25 November 2020 by Remco Bouckaert
OBAMA is a BEAST package for Bayesian amino-acid model averaging. It has the benefit of not having to commit to a particular model, and integrating out site model uncertainty during an MCMC run.
Similar to bModelTest for nucleotide sequences, it averages over a number of substitution models, taking gamma rate heterogeneity and proportion invariable in account. So, if you have an amino-acid alignment and the site model is not of much interest to your analysis, it is just a matter of selecting OBAMA in the site model panel in BEAUti, and concentrate on more interesting details of the model.
For nucleotide models, there is a hierarchy of parametric substitution models, like HKY, GTR, TN93, etc. For amino acids, these do not exist, but there are a lot of empirical models based on large databases of previously sequenced data, such as WAG, LG, BLOSSOM, etc. The OBAMA model jumps between up to 15 of these models during the MCMC.
Furthermore, it jumps between having frequencies estimated during the MCMC or using the model frequencies that are part of the empirical model being selected. For estimated frequencies, the prior is Dirichlet(4,4,…,4), which has a shape very close to that of the distribution of frequencies from the empirical models (Bouckaert, 2020). Though proposals for frequencies are computationally expensive since the complete treelikelihood needs to be recalculated, I found that using an AVMN operator (Baele et al, 2017) helps considerably with convergence.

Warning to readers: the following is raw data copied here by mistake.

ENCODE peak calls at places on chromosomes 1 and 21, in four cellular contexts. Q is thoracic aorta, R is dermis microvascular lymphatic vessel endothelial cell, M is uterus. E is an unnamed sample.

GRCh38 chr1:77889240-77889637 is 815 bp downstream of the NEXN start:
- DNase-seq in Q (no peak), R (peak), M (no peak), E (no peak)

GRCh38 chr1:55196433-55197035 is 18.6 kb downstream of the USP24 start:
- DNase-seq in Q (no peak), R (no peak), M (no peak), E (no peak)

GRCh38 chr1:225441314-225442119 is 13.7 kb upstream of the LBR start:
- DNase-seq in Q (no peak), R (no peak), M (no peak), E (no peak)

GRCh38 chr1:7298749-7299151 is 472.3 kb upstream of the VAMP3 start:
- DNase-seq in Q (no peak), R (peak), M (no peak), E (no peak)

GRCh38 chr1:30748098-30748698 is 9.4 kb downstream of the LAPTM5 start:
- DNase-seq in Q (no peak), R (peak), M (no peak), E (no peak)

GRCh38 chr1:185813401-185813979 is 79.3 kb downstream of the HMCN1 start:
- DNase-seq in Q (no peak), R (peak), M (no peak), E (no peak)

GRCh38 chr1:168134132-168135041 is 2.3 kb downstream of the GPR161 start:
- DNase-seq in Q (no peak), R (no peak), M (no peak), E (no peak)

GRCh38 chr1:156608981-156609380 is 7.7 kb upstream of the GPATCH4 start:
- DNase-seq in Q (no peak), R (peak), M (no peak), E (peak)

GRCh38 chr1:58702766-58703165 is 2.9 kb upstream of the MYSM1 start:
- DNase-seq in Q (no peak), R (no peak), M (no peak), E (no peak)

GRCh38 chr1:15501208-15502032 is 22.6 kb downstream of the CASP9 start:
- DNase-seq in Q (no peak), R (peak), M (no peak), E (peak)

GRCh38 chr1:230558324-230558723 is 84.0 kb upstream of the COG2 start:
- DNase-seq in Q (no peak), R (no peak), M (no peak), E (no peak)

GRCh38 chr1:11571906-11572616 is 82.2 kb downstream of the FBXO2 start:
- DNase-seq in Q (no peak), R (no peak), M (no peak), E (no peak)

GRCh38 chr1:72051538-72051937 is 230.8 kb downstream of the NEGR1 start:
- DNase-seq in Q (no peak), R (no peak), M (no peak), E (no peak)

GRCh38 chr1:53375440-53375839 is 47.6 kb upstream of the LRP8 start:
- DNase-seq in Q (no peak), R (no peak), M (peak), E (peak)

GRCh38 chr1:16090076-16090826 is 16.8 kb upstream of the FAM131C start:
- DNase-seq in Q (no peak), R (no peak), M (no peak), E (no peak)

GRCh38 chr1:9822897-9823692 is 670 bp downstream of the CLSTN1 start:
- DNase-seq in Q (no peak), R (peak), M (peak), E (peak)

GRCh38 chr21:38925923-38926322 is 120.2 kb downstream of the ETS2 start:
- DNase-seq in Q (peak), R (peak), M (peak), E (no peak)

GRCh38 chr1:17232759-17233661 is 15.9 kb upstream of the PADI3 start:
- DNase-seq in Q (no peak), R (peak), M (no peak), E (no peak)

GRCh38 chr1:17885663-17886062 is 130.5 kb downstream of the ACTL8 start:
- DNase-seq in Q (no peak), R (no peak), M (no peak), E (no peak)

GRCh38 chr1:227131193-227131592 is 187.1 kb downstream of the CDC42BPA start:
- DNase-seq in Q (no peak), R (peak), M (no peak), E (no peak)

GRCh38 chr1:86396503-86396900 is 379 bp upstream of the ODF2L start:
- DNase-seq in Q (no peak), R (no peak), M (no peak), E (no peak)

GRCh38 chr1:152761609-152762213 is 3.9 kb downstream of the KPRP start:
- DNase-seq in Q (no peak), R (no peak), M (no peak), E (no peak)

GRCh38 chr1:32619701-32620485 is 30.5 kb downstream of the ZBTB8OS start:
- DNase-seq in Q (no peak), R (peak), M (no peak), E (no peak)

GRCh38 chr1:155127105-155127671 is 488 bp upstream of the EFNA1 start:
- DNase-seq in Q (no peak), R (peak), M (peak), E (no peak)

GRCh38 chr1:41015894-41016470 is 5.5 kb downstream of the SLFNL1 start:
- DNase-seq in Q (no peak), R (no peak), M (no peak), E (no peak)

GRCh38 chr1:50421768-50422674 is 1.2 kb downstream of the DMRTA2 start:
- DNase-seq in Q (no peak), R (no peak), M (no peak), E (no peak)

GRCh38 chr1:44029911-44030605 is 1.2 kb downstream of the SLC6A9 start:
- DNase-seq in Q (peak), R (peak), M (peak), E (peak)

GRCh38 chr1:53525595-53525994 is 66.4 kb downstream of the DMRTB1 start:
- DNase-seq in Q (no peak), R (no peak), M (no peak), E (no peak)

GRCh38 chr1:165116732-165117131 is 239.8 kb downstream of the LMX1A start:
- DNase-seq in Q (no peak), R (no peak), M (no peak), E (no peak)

OBAMA also jumps between having gamma rate heterogeneity or not, and having a proportion invariable sites or not.
From the few datasets I looked at, OBAMA seems to very quickly settle on 1 or a small number of substitution models, and often frequencies estimated from the alignment fit a lot better than those that come with an empirical model.
Identifiability of Gamma + I
The Gamma+I model (i.e. both having gamma rate heterogeneity and a proportion invariable sites) has been criticised for leading to lack of identifiability (Yang, 2014, Bouckaert & Drummond, 2017). For values of the shape parameter for gamma rate heterogeneity less than 0.1, the rate of the slowest categories becomes very small, and behaves pretty much like a category of invariable sites, which causes this unidentifiability. For OBAMA, the default prior on shape parameter is lower bounded and cannot be less than 0.1. This turns out to solve the identifiability issue (see Bouckaert (2020) for a well calibrated simulation study to substantiate the claim).
OBAMA comes with an app for analysing the posterior from the trace log.
It shows the distribution of the various substitution models in the analysis, as well as the proportion of time external frequencies are used. It should look something like this:
How to use OBAMA setting up an analysis and analysing results
Baele G, Lemey P, Rambaut A, Suchard MA. 2017. Adaptive MCMC in Bayesian phylogenetics: an application to analyzing partitioned data in BEAST. Bioinformatics 33(12):1798-1805 DOI
Bouckaert RR. 2020. OBAMA: OBAMA for Bayesian amino-acid model averaging. PeerJ 8, e9460
Bouckaert RR, Drummond AJ. 2017. bModelTest: Bayesian phylogenetic site model averaging and model comparison. BMC Evolutionary Biology 17(1):42
Yang Z. 2014. Molecular evolution: a statistical approach. Oxford University Press.